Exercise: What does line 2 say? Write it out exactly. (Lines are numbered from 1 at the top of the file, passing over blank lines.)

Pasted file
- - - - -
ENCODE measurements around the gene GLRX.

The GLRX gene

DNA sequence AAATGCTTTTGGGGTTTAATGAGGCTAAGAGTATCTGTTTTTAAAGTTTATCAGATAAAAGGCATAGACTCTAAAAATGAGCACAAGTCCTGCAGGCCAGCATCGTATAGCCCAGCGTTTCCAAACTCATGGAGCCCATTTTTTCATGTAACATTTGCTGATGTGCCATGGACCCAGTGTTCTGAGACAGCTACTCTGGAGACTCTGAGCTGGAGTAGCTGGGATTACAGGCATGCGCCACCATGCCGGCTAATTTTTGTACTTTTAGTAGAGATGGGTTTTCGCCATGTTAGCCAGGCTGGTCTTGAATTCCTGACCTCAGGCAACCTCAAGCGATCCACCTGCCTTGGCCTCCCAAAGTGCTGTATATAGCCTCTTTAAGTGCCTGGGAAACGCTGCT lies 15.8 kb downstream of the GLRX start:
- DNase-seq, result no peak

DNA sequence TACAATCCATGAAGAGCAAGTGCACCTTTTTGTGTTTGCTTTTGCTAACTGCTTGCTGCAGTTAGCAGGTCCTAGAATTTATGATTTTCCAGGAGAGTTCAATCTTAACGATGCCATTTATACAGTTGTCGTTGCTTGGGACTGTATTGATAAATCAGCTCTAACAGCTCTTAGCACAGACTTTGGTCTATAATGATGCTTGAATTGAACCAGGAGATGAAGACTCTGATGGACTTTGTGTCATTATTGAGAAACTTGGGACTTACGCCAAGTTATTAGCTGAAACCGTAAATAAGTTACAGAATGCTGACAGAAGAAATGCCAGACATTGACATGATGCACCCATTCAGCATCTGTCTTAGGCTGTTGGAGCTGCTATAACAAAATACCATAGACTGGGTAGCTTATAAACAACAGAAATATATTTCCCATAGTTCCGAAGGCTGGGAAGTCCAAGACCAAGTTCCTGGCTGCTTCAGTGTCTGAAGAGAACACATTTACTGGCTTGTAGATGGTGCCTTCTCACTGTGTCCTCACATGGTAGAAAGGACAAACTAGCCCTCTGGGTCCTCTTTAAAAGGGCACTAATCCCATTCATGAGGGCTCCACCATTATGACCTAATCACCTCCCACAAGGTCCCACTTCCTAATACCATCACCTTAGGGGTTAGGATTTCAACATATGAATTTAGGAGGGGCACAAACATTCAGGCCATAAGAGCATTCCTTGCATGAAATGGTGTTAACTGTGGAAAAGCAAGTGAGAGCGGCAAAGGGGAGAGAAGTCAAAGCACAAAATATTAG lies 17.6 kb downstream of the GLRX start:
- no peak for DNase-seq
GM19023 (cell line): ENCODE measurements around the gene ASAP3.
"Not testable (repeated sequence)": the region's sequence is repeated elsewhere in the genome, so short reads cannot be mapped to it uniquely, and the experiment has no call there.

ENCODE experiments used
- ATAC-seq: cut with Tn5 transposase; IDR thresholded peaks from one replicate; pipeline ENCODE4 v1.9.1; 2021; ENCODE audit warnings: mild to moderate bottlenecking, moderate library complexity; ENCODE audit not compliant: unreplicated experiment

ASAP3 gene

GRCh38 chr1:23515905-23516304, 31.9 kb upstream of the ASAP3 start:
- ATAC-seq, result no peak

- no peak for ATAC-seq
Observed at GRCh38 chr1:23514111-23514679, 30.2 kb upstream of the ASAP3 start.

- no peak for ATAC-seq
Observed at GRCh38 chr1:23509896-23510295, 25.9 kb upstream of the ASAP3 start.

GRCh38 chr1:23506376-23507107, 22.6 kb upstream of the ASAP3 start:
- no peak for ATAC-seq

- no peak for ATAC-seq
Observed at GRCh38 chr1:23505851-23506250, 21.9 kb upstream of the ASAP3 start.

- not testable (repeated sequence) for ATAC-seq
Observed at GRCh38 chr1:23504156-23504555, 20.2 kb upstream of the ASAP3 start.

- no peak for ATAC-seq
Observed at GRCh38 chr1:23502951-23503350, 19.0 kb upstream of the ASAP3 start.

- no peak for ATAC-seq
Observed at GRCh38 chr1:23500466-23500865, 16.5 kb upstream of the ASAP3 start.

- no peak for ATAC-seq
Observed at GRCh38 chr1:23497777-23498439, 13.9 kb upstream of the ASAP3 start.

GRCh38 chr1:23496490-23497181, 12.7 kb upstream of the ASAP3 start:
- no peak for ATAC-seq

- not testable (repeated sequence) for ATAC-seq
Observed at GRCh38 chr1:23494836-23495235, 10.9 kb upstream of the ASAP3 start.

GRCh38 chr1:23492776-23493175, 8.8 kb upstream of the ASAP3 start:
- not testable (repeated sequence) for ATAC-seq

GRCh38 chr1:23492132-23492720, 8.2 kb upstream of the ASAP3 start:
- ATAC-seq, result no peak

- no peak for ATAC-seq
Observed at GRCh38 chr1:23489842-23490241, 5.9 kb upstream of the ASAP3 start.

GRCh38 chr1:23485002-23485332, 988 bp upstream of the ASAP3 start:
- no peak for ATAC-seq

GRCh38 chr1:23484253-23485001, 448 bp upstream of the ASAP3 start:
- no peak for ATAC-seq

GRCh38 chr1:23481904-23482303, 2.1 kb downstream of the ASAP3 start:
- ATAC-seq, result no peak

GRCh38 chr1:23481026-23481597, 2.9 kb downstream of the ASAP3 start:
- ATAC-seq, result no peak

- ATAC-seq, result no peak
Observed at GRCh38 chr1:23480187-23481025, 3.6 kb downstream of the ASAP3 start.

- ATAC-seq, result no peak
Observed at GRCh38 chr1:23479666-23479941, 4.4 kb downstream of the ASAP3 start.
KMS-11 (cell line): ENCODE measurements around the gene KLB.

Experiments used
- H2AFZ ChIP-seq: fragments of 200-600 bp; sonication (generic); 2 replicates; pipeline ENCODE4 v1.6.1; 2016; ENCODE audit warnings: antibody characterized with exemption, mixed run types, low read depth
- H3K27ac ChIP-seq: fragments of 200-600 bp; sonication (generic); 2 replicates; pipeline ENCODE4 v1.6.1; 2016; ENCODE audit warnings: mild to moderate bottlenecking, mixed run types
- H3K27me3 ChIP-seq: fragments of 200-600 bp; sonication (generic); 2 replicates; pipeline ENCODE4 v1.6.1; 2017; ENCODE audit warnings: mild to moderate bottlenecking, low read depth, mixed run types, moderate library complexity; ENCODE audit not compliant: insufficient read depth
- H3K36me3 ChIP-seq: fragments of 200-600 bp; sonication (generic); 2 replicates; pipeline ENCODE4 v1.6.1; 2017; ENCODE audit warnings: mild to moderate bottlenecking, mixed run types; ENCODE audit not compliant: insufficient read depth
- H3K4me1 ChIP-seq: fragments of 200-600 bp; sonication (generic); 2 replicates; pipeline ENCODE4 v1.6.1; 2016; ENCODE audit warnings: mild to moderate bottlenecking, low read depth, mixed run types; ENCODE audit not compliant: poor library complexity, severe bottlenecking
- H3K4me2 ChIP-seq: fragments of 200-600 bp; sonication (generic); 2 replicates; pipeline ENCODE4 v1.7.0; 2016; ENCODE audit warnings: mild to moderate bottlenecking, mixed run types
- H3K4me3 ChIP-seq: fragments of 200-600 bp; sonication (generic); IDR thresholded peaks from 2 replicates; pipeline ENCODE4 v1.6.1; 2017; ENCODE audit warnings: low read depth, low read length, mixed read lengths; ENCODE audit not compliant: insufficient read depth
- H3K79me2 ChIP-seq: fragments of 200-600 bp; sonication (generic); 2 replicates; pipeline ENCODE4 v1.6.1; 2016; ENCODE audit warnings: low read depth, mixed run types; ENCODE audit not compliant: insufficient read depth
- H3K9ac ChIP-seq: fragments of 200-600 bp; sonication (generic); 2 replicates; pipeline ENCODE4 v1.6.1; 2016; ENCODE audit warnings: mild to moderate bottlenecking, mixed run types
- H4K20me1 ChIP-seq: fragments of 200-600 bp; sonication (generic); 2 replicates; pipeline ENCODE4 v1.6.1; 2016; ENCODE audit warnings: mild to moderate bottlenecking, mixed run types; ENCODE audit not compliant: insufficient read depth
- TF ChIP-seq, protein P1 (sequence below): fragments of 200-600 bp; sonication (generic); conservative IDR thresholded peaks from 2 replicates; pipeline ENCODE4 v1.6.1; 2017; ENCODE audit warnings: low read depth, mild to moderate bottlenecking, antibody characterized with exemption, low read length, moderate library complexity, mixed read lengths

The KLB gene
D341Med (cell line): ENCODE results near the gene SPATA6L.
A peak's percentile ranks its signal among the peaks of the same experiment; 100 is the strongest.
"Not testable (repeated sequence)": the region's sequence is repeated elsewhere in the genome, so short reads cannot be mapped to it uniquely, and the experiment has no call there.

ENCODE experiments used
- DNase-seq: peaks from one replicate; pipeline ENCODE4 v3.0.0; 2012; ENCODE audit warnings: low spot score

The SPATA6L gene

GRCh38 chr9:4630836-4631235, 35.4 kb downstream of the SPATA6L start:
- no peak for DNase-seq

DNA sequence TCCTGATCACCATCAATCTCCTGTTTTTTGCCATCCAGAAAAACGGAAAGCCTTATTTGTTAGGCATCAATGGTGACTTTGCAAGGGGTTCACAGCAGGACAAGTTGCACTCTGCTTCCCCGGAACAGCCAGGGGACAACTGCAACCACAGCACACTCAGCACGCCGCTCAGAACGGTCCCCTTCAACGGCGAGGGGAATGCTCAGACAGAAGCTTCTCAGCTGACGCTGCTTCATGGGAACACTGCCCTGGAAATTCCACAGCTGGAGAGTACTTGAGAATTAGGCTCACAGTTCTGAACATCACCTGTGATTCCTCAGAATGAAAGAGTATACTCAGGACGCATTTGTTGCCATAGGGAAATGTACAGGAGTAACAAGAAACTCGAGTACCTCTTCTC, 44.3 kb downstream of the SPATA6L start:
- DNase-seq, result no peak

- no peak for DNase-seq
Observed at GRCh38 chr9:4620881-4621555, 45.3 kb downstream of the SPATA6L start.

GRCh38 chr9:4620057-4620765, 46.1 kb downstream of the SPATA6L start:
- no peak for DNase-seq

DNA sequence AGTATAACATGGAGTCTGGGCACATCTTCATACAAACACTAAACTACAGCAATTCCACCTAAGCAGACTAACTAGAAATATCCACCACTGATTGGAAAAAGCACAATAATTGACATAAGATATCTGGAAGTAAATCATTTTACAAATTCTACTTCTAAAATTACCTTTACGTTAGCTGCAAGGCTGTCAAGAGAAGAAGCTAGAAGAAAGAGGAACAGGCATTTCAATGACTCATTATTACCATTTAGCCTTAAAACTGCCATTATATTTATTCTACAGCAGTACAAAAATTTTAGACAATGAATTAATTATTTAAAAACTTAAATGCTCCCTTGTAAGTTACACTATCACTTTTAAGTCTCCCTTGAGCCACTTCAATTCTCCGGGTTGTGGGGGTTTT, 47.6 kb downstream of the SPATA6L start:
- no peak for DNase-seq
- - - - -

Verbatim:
The GLRX gene